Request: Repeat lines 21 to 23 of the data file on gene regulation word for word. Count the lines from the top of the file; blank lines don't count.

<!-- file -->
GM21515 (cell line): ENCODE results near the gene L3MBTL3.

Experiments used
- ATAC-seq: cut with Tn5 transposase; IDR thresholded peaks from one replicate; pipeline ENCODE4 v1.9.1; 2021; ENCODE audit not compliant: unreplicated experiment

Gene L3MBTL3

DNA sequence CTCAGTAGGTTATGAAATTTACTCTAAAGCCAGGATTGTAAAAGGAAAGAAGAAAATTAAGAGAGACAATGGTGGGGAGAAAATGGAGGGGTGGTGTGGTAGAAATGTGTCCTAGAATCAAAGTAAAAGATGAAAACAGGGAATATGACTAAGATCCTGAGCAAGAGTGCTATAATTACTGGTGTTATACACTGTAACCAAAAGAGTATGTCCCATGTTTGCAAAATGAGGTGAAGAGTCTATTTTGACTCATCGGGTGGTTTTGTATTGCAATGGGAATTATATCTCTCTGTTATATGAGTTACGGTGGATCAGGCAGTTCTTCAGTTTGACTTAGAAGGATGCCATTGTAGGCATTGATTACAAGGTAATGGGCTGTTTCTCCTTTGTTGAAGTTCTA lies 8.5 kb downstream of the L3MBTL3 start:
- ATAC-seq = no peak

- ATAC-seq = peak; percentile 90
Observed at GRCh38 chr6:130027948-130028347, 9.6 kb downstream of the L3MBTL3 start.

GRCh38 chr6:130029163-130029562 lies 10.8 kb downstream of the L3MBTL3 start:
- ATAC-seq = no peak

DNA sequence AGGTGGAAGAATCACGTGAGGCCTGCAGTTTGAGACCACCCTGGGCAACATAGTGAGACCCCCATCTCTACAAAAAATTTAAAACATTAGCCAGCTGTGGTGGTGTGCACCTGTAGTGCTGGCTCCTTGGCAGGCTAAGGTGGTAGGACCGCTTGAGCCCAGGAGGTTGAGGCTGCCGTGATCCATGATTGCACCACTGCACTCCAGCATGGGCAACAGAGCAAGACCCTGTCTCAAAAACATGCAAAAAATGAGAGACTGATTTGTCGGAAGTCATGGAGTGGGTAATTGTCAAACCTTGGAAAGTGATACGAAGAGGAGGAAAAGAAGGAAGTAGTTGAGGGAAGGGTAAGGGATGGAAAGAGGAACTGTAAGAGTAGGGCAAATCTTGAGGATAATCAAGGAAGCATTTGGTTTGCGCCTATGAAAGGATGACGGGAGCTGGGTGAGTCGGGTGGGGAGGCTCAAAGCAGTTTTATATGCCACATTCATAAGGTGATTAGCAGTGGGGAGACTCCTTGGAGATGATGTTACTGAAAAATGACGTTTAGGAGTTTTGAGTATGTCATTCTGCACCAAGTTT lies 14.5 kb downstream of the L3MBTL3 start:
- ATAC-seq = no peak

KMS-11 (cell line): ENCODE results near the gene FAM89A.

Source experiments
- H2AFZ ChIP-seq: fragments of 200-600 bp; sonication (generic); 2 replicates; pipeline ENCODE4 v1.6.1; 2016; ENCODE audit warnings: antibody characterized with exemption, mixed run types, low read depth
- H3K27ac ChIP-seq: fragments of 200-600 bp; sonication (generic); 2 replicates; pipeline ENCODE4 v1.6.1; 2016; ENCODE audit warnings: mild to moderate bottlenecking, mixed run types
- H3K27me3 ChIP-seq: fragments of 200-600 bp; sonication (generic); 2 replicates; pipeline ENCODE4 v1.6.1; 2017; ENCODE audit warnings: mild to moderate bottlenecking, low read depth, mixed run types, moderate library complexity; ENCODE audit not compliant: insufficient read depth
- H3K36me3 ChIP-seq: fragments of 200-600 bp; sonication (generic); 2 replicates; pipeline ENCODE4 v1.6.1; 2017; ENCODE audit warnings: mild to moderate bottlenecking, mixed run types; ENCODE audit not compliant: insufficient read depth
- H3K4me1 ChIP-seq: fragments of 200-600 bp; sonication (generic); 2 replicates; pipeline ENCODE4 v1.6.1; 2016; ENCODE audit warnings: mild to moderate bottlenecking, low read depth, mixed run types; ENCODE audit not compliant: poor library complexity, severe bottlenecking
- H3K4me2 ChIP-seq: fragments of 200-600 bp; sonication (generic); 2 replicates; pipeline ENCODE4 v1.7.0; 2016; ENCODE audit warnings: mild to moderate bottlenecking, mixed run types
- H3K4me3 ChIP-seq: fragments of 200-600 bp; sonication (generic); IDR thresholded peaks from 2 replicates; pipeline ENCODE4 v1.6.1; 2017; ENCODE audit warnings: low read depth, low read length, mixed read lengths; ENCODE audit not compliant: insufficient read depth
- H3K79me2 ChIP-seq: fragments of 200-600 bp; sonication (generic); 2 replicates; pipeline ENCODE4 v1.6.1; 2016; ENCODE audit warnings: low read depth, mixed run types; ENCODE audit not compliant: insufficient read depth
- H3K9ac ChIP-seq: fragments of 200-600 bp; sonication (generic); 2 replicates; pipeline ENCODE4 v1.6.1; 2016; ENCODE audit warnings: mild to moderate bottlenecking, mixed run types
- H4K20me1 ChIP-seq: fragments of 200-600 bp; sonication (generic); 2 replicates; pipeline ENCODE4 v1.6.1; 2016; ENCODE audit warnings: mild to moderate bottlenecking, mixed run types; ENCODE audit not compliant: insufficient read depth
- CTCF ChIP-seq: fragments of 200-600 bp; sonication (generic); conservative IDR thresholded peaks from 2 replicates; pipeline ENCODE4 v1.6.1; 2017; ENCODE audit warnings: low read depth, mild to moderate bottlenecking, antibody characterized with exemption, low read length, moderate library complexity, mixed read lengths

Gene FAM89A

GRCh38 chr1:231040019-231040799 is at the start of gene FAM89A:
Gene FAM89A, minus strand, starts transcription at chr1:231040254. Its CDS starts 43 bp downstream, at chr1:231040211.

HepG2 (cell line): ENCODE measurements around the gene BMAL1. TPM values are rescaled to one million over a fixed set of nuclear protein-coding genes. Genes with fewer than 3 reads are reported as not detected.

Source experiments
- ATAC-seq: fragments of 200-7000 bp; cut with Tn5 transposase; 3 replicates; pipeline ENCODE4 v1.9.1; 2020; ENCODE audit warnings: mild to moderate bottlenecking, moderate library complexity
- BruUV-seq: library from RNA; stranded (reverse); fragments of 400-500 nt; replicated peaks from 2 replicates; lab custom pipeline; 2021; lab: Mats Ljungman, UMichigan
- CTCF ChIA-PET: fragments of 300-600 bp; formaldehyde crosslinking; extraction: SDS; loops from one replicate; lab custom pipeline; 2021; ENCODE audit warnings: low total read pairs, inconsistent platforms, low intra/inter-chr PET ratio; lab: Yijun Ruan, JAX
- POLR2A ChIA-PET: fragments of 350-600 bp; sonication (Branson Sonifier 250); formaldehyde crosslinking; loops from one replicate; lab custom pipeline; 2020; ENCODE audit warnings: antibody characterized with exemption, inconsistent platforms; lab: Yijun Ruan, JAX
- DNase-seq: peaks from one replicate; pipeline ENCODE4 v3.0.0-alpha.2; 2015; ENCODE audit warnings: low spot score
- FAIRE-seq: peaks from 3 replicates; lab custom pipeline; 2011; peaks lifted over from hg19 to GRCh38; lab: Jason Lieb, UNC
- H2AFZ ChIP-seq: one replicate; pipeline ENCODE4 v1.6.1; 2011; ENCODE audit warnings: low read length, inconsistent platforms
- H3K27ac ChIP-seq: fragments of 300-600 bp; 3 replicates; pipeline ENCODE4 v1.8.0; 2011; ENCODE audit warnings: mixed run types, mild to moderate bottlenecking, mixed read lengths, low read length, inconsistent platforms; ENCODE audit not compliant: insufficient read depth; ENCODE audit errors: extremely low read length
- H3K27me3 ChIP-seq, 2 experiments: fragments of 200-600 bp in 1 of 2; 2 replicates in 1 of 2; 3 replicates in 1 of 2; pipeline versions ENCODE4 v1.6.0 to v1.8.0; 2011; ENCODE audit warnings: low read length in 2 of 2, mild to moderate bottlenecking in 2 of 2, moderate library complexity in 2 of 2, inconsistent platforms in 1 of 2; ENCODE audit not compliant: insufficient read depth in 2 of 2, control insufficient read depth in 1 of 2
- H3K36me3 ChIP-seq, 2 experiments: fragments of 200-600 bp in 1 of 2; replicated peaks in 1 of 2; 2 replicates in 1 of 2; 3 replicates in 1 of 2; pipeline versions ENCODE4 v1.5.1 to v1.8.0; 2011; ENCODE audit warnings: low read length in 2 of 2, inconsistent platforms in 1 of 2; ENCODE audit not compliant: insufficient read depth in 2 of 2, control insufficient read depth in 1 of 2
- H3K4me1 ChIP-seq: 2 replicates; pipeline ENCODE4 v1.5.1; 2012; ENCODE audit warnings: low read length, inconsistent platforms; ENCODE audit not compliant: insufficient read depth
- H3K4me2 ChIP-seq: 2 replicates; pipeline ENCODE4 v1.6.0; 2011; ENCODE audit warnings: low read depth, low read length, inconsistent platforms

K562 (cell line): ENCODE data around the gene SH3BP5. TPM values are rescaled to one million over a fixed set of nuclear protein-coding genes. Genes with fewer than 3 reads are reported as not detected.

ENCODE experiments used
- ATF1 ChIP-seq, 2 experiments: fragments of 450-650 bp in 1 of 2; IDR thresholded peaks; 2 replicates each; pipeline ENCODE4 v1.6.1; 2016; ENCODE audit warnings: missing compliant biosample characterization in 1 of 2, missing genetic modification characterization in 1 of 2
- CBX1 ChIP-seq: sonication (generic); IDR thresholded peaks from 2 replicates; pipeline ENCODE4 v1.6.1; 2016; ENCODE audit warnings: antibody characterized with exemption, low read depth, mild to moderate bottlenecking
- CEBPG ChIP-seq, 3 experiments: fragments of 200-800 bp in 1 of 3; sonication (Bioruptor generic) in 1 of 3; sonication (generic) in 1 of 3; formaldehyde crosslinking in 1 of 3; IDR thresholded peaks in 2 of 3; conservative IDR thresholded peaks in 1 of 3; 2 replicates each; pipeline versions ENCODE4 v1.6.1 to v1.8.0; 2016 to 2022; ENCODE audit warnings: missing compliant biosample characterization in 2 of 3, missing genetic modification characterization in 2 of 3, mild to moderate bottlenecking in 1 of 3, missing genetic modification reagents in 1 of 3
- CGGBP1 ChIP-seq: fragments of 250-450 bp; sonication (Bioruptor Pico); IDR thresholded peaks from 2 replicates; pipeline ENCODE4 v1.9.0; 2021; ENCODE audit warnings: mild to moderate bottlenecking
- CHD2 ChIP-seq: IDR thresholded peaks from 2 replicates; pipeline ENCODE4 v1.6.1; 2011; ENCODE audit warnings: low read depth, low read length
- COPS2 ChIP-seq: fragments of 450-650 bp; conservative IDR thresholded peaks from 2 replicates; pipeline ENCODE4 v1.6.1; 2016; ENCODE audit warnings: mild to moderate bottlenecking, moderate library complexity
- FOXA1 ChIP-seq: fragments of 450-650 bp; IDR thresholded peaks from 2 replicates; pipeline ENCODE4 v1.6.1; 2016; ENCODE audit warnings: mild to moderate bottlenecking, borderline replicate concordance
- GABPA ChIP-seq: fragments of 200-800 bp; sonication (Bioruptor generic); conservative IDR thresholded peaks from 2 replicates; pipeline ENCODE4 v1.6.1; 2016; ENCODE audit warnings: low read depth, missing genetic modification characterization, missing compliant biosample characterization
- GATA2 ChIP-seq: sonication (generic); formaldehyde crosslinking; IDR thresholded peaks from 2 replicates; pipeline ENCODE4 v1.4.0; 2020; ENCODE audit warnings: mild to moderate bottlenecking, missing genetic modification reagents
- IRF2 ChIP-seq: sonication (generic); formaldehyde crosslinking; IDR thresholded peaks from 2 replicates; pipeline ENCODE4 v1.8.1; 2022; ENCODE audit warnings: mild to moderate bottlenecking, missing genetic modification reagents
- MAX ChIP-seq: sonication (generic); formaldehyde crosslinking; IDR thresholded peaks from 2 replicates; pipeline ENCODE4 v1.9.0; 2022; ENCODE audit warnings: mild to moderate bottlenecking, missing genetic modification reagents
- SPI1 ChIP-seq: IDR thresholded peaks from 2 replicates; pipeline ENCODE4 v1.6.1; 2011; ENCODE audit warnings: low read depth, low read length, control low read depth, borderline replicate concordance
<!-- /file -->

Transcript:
- H3K4me3 ChIP-seq: fragments of 200-600 bp; sonication (generic); IDR thresholded peaks from 2 replicates; pipeline ENCODE4 v1.6.1; 2017; ENCODE audit warnings: low read depth, low read length, mixed read lengths; ENCODE audit not compliant: insufficient read depth
- H3K79me2 ChIP-seq: fragments of 200-600 bp; sonication (generic); 2 replicates; pipeline ENCODE4 v1.6.1; 2016; ENCODE audit warnings: low read depth, mixed run types; ENCODE audit not compliant: insufficient read depth
- H3K9ac ChIP-seq: fragments of 200-600 bp; sonication (generic); 2 replicates; pipeline ENCODE4 v1.6.1; 2016; ENCODE audit warnings: mild to moderate bottlenecking, mixed run types